I bought an iPhone yesterday. No waiting in lines. In fact, it was a 5min shopping experience, not accounting for having to call every single store in the Boston area ahead of time to find the only one with 8Gb models.
The most interesting part of the shopping experience was finding out that the Apple sales staff use WiFi-enabled Windows CE PDAs to process transactions. That’s a little ironic.
The Gen1 iPhone will never replace my Blackberry for three simple reasons:
- AT&T’s network has poor coverage around my home.
- iPhones have no user-replaceable battery. It is not uncommon for me to go through 2-3 batteries in a single day, especially when traveling.
- I don’t expect amazing interoperability between Exchange/Outlook and the iPhone. In fact, on my machine I cannot sync contacts, calendar or email from Outlook to the iPhone.
That said, the iPhone has set the bar in terms of creating a great mobile user experience and leveraging the Web on a mobile device, both of which are topics I very much care about. I am particularly intrigued by how Apple has opened the iPhone to third parties through Safari widgets as I am a proponent of open value chains and broad-based developer ecosystems. So, for me, the iPhone is a backup phone and Web access device and a way to start experimenting with next-gen mobile Web experiences. I’ve already heard of startup teams building specialized apps for iPhones. If you are one of them, send me a link.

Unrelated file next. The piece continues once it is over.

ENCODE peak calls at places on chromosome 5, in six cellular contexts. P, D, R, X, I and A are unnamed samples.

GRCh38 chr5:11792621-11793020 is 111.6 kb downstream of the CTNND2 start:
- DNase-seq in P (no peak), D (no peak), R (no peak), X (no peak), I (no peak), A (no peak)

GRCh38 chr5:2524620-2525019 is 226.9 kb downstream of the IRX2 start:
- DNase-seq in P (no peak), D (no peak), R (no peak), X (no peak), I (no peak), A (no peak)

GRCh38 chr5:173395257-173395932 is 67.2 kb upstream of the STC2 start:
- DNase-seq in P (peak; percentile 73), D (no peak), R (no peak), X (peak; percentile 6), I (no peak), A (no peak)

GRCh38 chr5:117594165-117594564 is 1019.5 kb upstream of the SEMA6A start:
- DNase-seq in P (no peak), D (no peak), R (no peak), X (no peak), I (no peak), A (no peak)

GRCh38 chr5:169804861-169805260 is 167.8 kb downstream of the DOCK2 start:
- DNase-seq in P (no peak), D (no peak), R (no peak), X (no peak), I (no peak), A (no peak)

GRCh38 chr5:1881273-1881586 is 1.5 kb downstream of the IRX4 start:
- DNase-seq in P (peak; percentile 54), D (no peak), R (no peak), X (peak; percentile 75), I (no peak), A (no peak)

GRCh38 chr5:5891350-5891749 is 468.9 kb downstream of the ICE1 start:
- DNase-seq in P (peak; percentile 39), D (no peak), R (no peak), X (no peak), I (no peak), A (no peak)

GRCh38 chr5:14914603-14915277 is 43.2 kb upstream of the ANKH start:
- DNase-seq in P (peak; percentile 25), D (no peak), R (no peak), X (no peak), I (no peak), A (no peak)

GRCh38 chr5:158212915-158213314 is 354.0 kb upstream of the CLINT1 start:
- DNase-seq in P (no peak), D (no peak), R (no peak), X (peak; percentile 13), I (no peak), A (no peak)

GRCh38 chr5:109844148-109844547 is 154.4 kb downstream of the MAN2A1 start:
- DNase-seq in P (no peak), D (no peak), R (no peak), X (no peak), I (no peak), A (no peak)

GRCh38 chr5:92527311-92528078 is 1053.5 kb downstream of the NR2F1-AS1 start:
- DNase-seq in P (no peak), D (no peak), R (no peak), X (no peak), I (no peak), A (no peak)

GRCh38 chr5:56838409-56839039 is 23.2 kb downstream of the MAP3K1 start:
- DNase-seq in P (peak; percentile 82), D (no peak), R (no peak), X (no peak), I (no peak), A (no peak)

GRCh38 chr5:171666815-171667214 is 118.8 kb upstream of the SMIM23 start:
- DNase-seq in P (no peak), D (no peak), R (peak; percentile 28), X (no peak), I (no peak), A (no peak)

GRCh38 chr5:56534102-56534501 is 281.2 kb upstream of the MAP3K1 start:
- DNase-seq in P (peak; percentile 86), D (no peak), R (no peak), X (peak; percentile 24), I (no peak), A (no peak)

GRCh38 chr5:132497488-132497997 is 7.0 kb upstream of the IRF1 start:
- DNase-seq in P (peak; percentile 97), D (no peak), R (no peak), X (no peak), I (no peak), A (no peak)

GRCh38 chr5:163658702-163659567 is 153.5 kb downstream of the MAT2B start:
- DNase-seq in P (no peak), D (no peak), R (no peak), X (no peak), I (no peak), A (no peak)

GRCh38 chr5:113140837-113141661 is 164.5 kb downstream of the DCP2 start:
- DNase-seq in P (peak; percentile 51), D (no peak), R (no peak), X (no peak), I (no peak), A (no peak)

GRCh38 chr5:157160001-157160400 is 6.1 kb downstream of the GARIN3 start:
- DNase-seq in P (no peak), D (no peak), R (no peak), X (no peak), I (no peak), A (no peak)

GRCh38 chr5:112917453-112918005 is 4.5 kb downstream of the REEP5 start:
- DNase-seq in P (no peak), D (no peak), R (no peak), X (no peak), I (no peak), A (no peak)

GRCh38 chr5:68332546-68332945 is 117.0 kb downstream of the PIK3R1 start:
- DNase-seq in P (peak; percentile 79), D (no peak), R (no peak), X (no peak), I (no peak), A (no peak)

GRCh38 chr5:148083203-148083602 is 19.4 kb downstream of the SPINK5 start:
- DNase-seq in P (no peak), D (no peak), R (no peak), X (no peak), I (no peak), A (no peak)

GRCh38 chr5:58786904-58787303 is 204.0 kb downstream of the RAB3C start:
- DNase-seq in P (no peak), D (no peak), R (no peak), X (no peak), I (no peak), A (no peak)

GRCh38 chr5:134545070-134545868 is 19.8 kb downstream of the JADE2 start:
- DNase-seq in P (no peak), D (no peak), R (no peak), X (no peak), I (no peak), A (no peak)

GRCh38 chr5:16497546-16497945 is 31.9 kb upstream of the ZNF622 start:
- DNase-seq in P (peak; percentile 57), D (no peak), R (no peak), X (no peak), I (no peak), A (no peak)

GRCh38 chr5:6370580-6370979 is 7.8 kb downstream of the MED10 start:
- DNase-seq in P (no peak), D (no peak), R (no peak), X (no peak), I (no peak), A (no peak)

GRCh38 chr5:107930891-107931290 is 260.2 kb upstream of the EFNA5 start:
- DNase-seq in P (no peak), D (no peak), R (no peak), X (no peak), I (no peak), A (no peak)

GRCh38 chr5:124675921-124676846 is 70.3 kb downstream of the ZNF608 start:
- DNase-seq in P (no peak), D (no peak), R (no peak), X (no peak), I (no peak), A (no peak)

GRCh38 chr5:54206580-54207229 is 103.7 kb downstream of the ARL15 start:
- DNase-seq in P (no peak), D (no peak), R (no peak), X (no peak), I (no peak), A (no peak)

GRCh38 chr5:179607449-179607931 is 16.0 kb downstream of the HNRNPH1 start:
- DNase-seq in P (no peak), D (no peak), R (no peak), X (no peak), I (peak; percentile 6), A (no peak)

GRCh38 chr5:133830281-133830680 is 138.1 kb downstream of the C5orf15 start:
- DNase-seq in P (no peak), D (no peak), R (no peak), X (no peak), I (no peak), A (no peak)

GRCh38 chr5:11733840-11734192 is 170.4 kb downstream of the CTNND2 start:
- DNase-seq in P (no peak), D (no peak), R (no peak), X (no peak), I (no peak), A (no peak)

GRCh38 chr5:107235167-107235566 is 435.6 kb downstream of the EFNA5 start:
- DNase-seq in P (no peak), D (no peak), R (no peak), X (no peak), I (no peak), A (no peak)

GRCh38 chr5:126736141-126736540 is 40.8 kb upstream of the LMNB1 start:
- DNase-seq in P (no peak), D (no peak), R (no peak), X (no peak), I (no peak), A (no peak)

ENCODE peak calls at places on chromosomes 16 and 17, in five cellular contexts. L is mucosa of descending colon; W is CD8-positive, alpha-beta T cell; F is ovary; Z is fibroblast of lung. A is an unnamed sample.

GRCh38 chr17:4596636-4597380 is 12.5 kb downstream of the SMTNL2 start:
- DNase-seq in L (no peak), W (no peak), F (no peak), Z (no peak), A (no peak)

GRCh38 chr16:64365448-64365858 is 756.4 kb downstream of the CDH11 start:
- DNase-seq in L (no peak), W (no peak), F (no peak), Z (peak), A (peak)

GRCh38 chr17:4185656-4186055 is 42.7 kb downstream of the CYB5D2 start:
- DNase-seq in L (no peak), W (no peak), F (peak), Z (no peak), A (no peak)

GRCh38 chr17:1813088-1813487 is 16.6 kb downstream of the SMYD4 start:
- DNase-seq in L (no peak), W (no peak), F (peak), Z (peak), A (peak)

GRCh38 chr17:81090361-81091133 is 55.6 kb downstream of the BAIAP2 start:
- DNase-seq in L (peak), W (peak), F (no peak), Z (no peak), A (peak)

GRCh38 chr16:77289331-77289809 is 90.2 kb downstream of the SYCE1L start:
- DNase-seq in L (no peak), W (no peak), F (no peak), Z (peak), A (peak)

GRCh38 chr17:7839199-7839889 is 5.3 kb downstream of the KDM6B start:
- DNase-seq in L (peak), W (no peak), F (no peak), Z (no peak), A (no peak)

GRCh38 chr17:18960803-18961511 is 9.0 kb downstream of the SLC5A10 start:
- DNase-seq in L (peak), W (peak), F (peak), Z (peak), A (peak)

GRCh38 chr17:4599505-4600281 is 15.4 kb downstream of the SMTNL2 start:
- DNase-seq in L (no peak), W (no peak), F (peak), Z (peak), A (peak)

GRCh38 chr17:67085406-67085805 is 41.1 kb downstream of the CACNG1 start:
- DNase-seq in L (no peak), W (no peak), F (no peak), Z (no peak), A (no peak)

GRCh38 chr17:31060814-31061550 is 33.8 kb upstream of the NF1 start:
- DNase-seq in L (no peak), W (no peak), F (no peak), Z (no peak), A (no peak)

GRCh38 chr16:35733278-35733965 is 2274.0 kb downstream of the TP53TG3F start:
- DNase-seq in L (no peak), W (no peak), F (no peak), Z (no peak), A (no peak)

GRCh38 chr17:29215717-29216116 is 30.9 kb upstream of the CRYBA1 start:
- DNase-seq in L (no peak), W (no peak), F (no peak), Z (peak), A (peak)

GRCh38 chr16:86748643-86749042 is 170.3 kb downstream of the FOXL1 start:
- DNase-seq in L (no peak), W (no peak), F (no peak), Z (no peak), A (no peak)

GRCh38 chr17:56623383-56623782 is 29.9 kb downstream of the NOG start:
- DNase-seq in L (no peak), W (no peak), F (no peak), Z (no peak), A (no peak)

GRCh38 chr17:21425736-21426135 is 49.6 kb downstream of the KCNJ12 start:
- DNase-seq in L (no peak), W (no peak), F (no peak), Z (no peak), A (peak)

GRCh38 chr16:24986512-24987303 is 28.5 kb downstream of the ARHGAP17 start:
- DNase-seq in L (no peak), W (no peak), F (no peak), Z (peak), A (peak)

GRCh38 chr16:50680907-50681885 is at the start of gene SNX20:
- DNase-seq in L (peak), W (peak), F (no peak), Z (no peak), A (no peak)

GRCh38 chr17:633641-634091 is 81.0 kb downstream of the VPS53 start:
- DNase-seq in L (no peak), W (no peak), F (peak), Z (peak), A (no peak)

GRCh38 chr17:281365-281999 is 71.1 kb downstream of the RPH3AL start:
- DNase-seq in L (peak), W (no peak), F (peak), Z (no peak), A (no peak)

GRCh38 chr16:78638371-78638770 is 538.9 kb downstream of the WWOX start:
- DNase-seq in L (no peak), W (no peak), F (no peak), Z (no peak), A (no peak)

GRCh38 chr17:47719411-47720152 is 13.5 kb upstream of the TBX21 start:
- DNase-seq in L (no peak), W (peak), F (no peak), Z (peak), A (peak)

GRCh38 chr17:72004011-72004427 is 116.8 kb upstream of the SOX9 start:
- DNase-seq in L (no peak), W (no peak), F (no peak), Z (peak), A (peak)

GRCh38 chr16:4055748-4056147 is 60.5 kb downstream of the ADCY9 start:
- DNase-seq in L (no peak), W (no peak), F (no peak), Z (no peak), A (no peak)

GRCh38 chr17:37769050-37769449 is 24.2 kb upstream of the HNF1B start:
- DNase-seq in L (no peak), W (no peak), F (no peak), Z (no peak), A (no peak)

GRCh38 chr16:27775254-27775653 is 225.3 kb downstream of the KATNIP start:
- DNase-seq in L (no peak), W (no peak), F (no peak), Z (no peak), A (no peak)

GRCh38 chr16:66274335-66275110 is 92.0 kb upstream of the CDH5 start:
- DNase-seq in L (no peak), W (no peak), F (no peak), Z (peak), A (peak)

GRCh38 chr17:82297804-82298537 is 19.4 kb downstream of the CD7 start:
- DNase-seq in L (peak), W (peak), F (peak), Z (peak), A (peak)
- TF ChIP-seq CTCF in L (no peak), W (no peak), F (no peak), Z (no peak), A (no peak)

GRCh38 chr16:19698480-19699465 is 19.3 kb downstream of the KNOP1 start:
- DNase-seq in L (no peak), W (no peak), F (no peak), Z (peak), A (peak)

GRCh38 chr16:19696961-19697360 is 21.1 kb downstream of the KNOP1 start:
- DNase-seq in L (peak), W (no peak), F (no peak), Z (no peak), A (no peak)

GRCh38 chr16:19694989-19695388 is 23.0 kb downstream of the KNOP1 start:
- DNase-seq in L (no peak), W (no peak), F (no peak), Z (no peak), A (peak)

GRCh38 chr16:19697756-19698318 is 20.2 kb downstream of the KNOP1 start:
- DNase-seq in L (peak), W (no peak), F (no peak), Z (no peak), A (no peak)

My plan was to spend a lot of time over the holiday weekend investigating the AJAX support in the iPhone Safari browser. I didn’t get the chance to do much today since my baby got a hold of it and was thoroughly enthralled for quite a while. It goes to show that Apple’s design appeals to all ages.